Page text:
Wild Lavender gay men's housing project
Andy talks about setting up and living at the housing co-op Wild Lavender, and the Gay Men's Weeks at Laurieston Hall, Edinburgh, in the 1980s.
TRANSCRIPTANDY: Back in the early 80s I was involved in setting up a gay men’s housing project – the idea was that we were going to kinda move into the countryside and set up something like Edward Carpenter’s place, but we ended up in Chapeltown! [laughs] But anyway we were trying to do something like that… We smoked far too much cannabis though, which kind of got in the way, but we did set up something called the Gay Men’s Weeks at a place called Laurieston Hall in Scotland, that was, the first one we did was in ’85. Out of that came something called The Edward Carpenter Community Trust, which is still going, I think, hundreds of members. I don’t think they do Gay Men’s Weeks at Laurieston Hall anymore, but they were running for about 30 years.
INTERVIEWER: What went on at the Gay Men’s Weeks?
ANDY: Oh what didn’t go on?! Laurieston is an amazing place – I haven’t been actually up there for about 20 years, but it’s a kind of working – I think they’re taking a break at the moment – but it was like a massive big house in masses of grounds, with woods and a lake. So we kinda grew all our own stuff, pretty grand, not like [?], but it was a chance for like 60 men to go up there twice a year and just do all sorts of stuff… Boating on the lake, swimming, midnight saunas, in the woods. It was transformative to lots of men – somewhere I’ve got a lot of photos of it. There’s a site, you can look at, the Carpenter Community. Yeah, it was kinda my idea actually. I’m one of these characters who operates on the margins, and I’m always the kind of the naughty one, the one that drunk, the one that did far too many drugs [laughs] but, somewhere in a footnote I might be recognised when they write the history, that it was my fucking idea – sorry tape recorder. Yeah…
RH: What was the housing – did you say it was in Chapeltown? [inaudible]
ANDY: Yeah, we set up a housing co-op called Wild Lavender. It was a bunch of guys who came together – we looked at various places around the country where we might do an Edward Carpenter. We looked at so many wrecked barns here, there and everywhere, but actually an opportunity came up in Leeds – three of the guys lived in Leeds. There was some huge Victorian houses on Sholebroke Avenue in Chapeltown. They had a what’s called short life – they were gonna demolish it in three years – but we had use of this amazing house for about three years, and the personnel kinda changed but there was a core group of about six of us, and we lived there for three years. And that was kind of interesting because it was a bunch of white gay men, mixed in terms of class, which was good, and it became something of an alternative place to visit in Leeds. So we had kinda connections to GaySoc at the university… And we became a base for visiting activists and things – Gay Sweatshop, the theatre company, they would come and stay with us if they were on tour. What else did we do? [pause] We did a lot – it’s a bit of a dope haze as well.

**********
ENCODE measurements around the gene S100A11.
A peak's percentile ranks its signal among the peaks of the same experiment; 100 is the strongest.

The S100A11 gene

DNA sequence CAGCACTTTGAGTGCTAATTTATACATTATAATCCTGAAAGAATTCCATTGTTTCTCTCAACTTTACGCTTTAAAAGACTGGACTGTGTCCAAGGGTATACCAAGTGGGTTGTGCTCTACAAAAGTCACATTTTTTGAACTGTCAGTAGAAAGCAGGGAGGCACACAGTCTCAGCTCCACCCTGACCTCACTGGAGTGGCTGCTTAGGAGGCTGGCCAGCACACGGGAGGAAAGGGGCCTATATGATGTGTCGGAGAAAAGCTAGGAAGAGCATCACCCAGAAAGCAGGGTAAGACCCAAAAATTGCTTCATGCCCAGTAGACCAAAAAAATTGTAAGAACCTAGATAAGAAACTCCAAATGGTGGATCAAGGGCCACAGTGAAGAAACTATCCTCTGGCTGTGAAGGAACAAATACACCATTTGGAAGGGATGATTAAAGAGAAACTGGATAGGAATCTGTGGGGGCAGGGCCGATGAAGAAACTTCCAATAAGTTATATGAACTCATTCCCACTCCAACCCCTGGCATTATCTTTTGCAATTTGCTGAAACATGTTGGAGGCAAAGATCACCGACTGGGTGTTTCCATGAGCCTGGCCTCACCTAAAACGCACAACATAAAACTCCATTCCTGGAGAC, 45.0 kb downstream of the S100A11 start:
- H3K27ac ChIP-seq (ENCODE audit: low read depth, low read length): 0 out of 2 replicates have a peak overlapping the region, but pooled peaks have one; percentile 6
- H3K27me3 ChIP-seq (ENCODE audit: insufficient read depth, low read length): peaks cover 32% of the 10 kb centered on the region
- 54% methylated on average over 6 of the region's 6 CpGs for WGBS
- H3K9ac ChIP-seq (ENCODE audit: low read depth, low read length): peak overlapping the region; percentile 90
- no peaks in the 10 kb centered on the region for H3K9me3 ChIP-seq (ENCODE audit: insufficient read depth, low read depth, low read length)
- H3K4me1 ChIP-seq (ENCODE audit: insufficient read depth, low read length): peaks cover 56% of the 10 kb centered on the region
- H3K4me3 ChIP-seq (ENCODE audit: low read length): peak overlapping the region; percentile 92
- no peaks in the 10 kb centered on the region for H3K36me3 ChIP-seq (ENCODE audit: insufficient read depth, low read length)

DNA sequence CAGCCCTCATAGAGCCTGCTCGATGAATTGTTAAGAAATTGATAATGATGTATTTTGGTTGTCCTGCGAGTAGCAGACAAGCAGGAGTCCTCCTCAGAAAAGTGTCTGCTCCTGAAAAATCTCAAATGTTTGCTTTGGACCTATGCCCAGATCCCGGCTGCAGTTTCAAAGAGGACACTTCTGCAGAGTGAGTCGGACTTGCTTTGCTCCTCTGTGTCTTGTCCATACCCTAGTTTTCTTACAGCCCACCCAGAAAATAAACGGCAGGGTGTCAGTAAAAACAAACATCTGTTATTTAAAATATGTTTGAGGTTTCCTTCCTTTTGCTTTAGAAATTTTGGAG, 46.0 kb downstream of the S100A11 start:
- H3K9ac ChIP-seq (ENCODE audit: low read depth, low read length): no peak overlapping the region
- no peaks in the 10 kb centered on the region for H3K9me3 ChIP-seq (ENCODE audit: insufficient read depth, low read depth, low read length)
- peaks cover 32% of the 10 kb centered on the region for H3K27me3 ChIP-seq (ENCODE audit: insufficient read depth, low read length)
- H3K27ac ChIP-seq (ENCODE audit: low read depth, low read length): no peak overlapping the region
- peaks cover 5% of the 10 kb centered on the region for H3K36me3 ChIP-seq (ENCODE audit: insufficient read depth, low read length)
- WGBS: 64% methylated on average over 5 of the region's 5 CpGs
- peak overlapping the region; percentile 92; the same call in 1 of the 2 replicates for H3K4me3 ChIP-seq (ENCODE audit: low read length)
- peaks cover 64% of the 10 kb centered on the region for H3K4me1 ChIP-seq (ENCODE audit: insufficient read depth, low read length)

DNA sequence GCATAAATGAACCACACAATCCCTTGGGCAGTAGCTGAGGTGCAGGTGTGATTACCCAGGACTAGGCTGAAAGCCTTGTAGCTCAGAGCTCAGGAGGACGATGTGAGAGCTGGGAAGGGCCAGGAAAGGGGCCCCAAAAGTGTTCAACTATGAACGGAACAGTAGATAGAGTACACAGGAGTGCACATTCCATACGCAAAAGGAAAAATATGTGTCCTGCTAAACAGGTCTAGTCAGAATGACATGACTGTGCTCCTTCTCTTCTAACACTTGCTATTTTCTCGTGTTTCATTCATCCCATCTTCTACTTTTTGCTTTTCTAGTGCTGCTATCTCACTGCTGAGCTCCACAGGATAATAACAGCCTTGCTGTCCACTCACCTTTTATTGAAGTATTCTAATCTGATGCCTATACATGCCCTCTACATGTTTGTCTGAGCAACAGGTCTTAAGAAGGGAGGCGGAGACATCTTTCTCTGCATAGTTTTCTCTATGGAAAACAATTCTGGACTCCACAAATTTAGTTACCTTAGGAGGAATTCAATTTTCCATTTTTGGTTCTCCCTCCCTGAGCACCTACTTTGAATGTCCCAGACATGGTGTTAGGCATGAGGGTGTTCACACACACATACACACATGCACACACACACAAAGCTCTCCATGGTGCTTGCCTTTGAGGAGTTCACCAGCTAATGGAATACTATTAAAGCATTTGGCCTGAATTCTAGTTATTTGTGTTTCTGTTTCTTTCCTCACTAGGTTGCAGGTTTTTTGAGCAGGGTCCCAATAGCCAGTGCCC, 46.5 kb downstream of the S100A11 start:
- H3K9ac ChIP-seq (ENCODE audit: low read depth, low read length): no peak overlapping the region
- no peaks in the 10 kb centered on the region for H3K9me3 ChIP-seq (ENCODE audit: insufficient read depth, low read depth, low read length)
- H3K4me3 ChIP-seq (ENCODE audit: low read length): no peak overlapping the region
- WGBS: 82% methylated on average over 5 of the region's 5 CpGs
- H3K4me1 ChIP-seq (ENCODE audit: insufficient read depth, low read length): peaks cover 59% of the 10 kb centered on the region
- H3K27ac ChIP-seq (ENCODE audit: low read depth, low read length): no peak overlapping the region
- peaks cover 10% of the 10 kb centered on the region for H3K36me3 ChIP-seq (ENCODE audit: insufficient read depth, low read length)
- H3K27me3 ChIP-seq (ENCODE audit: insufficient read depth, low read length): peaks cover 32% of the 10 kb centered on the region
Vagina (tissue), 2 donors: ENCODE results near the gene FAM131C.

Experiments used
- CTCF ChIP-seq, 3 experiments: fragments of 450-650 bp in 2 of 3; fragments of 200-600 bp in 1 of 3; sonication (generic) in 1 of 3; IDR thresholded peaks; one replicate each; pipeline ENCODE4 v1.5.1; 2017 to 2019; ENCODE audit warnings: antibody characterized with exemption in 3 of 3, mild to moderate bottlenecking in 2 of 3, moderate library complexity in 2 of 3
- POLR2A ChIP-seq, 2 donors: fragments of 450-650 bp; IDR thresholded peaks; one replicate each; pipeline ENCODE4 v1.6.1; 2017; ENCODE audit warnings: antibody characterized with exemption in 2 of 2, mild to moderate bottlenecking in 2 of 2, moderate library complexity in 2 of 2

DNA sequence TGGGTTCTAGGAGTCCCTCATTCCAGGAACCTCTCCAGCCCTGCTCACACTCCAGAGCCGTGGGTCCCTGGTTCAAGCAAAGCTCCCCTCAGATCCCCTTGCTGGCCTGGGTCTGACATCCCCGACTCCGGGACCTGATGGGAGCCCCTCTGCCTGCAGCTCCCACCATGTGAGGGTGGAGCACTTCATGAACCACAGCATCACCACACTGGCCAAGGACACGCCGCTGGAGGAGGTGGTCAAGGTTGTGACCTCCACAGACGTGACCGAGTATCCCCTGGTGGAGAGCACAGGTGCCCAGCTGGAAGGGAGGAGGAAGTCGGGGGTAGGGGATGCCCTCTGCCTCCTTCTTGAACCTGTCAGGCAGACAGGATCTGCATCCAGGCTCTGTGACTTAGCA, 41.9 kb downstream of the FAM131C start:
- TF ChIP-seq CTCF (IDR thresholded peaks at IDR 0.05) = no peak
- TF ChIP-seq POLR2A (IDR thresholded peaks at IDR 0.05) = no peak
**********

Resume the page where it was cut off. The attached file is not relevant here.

RH: How many people generally lived there at any one time?
ANDY: Well it – I think at the most we had about seven, but I mean it was a big house, so there were communal areas, a library, we had a big archive and stuff, which has been dispersed now unfortunately.
RH: How did you collect stuff for that?
ANDY: Well most of us brought stuff, y’know. I’m a bit of a hoarder, so I had Gay News going back to issue 1, all the periodicals like Gay Left and Achilles Heel and Spare Rib, and it was an amazing collection of people’s books, it was a library, an archive in itself, but it’s all been split up now. And I’ve given lots away to other archives and things. It was good y’know, I mean you could take the piss out of it now I suppose, we used to have weekly house meetings y’know where we kind of sorted stuff out or not. We even had a sleeping rota at some point.
RH: A sleeping rota? How does that work?
ANDY: [laughs] Well it was kind of let’s experiment by all sleeping with each other and stuff. I didn’t fancy most of the guys there, so I kind of pulled out of that one pretty quickly [laughs] but y’know, people used to come and stay and we had a room that was just mattresses and stuff, so sometimes men would bunk up, that could be quite fun. Yeah and we were involved in a couple of men’s groups, which we set up, which were mixed sexuality-wise, they were kind of interesting. I think we even curated – there used to be a paper called… oh I think it was Achilles Heel we curated an edition of that. God, this is going way back. Yeah, but anyway, we had that house for three years and then we had to move because that side of the street was being demolished, I think it’s all new buildings now, and we joined – what was left of us – five of us I think – another co-op in Harehills called Tangram which still exists, but we were still known as, we had a house in Tangram, it was small, four bed, but it was always known as Wild Lavender. So Wild Lavender kind of dispersed – some of the guys went to London, set up another couple of Wild Lavender houses, one in Hackney, one in… south of the river. I stayed behind and kept it going until I moved to London in ’88